Today we’ll be installing Ubuntu on your Chromebook, while preserving your original ChromeOS system.
We will use a third-party script called crouton to install Ubuntu using a chroot, giving Ubuntu its own “pretend” root directory system on your machine. This lets you run ChromeOS and Ubuntu side-by-side, being able to flip between the two on-the-fly.
What you’ll learn
- How to put your Chromebook into developer mode
- How to install Ubuntu in a chroot on it
- Practical and entertaining uses for Ubuntu on Chromebooks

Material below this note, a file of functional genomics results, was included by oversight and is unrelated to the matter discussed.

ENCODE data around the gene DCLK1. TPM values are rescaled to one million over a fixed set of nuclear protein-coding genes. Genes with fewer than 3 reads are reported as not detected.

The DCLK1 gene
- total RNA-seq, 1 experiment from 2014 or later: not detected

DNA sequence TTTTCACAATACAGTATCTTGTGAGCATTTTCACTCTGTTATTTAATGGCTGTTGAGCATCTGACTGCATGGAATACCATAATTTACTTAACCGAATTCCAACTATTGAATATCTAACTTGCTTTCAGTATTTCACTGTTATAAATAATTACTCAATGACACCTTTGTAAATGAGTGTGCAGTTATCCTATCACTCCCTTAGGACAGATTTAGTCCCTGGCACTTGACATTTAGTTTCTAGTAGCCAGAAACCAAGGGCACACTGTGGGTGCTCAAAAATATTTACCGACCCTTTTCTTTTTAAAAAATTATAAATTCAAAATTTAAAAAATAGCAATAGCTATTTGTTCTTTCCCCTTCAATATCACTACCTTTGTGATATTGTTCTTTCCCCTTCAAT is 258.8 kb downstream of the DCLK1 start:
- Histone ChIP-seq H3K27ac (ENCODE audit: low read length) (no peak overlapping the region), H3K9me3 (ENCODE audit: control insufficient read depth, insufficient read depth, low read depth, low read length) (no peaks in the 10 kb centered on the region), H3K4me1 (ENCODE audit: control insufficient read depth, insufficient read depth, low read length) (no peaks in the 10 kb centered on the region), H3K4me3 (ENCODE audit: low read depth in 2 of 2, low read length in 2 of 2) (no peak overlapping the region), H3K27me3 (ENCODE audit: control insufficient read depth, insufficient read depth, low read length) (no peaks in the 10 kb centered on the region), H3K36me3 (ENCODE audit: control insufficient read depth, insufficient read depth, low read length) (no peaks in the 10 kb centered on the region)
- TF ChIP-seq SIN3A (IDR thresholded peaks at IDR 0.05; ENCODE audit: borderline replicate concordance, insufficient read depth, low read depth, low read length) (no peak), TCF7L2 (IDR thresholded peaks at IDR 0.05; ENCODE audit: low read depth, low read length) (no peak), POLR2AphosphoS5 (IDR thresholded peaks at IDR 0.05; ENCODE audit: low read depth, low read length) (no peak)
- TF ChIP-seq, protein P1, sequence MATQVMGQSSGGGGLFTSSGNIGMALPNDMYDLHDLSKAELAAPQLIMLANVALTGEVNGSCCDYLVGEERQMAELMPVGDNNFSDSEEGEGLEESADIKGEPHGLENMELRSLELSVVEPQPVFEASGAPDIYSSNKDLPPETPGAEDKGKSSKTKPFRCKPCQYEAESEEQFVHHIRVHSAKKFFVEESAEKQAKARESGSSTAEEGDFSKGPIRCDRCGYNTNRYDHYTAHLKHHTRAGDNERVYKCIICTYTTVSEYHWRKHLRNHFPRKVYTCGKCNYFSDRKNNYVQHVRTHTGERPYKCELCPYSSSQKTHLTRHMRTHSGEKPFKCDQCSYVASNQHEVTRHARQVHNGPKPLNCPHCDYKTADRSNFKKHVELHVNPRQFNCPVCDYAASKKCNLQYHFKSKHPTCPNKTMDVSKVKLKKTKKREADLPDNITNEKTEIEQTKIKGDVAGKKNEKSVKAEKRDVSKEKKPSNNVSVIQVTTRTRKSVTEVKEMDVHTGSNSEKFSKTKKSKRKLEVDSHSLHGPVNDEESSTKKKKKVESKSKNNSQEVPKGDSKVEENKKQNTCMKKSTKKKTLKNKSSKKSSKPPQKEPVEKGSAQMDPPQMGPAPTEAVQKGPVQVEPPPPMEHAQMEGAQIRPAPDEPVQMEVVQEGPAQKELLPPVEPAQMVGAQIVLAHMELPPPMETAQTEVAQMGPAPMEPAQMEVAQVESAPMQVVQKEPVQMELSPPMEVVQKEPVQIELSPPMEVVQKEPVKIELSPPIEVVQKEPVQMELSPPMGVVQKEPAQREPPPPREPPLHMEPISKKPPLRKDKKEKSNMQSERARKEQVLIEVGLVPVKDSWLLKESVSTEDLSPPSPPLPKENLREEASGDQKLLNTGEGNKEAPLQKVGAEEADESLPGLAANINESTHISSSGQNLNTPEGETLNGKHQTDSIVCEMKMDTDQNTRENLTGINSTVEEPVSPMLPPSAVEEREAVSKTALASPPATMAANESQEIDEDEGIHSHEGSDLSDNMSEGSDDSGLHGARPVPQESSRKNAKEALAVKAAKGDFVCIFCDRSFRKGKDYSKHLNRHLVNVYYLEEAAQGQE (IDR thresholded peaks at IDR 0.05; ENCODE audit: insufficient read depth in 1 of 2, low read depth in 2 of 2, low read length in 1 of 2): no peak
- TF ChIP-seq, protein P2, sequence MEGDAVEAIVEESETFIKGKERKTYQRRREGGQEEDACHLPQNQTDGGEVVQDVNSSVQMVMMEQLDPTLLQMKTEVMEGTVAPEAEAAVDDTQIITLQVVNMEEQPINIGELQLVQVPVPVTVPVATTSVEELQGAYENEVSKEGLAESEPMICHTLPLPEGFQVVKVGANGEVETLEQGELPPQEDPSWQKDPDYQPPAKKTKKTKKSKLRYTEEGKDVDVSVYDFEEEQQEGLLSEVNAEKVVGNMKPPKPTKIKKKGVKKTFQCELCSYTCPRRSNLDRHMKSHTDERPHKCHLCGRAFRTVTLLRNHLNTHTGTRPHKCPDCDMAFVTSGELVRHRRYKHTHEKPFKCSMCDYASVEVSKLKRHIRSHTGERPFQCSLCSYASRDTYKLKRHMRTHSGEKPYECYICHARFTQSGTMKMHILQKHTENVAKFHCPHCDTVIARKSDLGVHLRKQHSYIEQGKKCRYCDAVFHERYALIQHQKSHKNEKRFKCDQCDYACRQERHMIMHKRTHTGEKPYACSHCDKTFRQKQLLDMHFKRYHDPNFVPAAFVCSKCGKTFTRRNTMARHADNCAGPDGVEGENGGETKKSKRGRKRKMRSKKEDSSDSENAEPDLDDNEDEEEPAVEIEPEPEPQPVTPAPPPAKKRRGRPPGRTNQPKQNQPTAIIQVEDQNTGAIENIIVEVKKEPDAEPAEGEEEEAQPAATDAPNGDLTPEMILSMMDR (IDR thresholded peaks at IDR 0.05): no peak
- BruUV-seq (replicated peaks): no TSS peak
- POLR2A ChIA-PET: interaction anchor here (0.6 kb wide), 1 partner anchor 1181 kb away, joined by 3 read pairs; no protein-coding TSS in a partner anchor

What you’ll need
- A Chromebook (Intel/ARM CPU)
- Some basic command-line knowledge
- At least 1 GB of free storage space
crouton is not part of the Ubuntu project
While we love the value that crouton provides, please note that crouton is a third-party script. It is not provided by nor supported by Canonical nor by the Ubuntu project. Updates to Chrome OS may also make Ubuntu installations inaccessible, as has happened in the past. Use of crouton is at your own risk.
NVidia Tegra CPUs
The Tegra CPU needs additional drivers not covered in this tutorial. We will add a tutorial covering this in the future (or why not contribute one?).
Originally authored by Canonical Web Team